The present study demonstrates that in guinea pigs the lethal potencies of the nerve agents VX and sarin are sex and age dependent, whereas the lethal potency of soman is not. Among neonatal, prepupertal and adult guinea pigs of both sexes, adult males are the most sensitive to VX and sarin. It also provides evidence that the IC50s of the nerve agents to inhibit AChE activity in brain extracts are good predictors of the lethal potencies of the agents in neonatal and prepubertal guinea pigs of both sexes. However, as discussed herein, AChE is not the sole endogenous target that contributes to the lethality of the nerve agents.
Sex and age effects on the acute toxicity of the nerve agents VX, soman and sarin vary significantly according to the animal species, the nerve agent and its route of administration. A recent study reported no sex differences in the lethal potencies of VX following a whole-body vapor exposure of adult male and female rats to the nerve agent (Benton et al., 2006). Other studies, however, have reported that female rats are more sensitive than male rats to sarin vapor toxicity (Mioduszewski et al., 2002).
Sex-related differences in the lethal potencies have been reported following sc injection of nerve agents in rats. Young adult female rats are more sensitive than age-matched male rats to the lethality of soman and respond better than the male rats to the treatment with the oxime HI-6 and the muscarinic antagonist atropine (Lundy et al., 1989). Female sex hormones increased the effectiveness of the antidotal therapy against nerve agent intoxication in the rats (Lundy et al., 1989). The same study revealed that such sex differences could not be detected in guinea pigs (Lundy et al., 1989). The weight of the guinea pigs in that study suggested that they were prepubertal animals. Therefore, those results are consistent with our current finding that prepubertal female and male guinea pigs are equally sensitive to the lethality of a sc injection of VX, soman and sarin.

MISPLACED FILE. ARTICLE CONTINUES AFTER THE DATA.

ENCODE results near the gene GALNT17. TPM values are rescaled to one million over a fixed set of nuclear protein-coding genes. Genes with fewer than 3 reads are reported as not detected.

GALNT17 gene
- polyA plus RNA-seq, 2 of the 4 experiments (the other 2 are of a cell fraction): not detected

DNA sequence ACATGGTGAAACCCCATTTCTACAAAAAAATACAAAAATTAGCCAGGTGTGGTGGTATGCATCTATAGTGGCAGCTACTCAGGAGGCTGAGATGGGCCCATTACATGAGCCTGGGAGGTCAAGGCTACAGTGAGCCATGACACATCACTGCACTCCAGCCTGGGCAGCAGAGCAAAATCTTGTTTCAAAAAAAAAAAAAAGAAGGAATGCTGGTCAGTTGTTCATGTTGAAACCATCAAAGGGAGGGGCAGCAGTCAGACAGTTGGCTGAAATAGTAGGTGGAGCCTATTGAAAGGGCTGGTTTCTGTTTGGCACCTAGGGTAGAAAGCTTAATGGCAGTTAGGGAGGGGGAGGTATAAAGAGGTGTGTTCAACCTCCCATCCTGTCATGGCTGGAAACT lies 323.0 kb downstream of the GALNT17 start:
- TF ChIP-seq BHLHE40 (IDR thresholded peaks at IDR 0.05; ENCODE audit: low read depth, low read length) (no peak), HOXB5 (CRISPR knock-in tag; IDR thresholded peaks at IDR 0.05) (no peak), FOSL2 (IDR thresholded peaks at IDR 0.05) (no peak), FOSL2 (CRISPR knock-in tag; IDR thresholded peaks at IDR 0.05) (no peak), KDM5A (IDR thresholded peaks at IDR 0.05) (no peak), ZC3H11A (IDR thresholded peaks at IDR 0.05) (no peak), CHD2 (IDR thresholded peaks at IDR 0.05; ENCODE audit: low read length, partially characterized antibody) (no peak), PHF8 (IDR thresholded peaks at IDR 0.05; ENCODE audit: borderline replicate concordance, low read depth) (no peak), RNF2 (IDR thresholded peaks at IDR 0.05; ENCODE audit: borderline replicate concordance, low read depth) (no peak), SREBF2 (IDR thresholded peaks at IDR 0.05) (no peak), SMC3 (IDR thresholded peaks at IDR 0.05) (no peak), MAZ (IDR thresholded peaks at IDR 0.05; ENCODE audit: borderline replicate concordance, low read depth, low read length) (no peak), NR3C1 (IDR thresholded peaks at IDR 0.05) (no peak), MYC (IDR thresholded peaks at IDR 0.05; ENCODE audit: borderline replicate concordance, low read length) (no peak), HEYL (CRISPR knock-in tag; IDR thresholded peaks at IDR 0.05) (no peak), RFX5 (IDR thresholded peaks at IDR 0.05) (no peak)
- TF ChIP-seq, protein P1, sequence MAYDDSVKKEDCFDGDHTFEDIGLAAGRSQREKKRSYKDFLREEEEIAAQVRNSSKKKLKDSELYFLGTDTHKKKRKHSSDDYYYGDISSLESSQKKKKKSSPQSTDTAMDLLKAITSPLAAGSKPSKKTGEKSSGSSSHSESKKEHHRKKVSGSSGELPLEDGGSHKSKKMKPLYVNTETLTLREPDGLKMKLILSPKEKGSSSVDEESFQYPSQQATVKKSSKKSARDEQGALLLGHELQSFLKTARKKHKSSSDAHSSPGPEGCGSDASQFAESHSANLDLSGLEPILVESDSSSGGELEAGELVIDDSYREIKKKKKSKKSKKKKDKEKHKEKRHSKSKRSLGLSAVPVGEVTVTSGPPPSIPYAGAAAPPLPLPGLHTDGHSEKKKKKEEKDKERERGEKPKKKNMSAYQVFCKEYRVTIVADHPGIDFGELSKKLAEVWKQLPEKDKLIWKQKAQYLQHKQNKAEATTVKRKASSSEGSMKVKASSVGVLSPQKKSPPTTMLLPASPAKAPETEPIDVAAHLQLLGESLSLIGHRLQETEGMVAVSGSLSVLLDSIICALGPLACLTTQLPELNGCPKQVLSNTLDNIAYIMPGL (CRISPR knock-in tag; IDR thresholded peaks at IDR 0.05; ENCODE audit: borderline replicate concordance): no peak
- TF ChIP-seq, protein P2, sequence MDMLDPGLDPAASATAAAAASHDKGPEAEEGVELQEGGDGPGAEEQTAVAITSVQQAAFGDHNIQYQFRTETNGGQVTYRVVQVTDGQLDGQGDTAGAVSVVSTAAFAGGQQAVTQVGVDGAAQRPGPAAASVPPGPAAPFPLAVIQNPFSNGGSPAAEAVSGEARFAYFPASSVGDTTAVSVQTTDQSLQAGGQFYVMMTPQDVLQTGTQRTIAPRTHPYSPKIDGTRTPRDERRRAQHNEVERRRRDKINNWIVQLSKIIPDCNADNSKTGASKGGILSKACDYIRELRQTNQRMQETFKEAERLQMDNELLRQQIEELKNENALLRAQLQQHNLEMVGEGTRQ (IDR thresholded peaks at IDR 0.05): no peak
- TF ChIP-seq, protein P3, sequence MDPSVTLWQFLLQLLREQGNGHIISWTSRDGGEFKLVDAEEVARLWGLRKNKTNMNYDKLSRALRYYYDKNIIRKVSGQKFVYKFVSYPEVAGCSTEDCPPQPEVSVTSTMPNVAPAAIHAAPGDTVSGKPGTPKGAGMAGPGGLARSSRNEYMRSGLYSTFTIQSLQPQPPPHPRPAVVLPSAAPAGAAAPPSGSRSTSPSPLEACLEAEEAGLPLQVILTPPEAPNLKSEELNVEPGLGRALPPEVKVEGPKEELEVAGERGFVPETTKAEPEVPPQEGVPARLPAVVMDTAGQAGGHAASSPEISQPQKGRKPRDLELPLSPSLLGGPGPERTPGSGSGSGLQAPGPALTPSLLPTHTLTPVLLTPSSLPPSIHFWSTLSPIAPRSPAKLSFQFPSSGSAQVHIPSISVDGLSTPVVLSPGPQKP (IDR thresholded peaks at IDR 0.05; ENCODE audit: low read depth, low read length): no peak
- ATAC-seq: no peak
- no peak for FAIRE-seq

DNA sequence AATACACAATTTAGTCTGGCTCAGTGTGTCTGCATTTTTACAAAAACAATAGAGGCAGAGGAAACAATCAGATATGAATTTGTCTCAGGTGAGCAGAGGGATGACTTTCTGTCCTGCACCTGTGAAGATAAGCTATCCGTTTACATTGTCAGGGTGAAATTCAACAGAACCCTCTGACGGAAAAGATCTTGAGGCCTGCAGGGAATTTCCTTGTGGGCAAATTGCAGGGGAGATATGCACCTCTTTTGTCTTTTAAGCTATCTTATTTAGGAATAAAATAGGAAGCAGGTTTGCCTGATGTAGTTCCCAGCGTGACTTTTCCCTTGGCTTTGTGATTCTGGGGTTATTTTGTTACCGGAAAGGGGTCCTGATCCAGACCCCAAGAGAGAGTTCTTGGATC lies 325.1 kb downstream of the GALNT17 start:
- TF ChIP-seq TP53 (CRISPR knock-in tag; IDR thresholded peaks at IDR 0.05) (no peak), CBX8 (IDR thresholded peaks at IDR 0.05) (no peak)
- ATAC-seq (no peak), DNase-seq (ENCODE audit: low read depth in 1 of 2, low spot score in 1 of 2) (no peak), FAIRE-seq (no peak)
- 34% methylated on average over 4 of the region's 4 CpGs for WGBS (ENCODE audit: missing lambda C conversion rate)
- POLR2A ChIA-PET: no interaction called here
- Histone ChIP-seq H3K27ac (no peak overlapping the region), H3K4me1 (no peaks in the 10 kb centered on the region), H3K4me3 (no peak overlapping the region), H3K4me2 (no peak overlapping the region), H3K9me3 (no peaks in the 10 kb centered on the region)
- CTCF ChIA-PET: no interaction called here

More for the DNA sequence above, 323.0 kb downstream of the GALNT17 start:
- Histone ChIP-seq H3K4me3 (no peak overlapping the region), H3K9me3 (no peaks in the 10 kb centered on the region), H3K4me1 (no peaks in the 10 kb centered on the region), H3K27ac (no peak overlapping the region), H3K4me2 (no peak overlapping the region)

As presented in the Results section, for all ages of male and female guinea pigs, the rank order of lethal potencies was VX > soman > sarin. Significant qualitative differences were also observed in the acute toxicity of the nerve agents. First, sarin was the fastest acting, while VX was the slowest acting of the three nerve agents. Second, animals challenged with = 1xLD50 soman or sarin were prone to the development of convulsions that became unremitting and led to life-threatening respiratory distress. In contrast, animals challenged with VX rarely developed convulsions even at the highest doses tested in this study. Gasping was evident in VX-challenged animals without any clear signs of convulsion. The slow onset of the toxic effects of VX and the absence of clear CNS-related effects in VX-challenged animals may be accounted for by the fact that VX has a pKa of 8.5 (see Shih et al., 2005 and references therein). As such, VX is likely to be positively charged at physiological pH and to have more limited access to the brain than the non-charged agents soman and sarin. Brain regional differences in the blood brain barrier permeability have been reported (Banks and Kastin, 1998), with higher degree of permeability being detected in certain regions, including the ventral part of the pons and medulla oblongata, which contains the central “respiratory pacemaker” known to be very sensitive to the actions of AChE inhibitors (Shao and Feldman, 2005).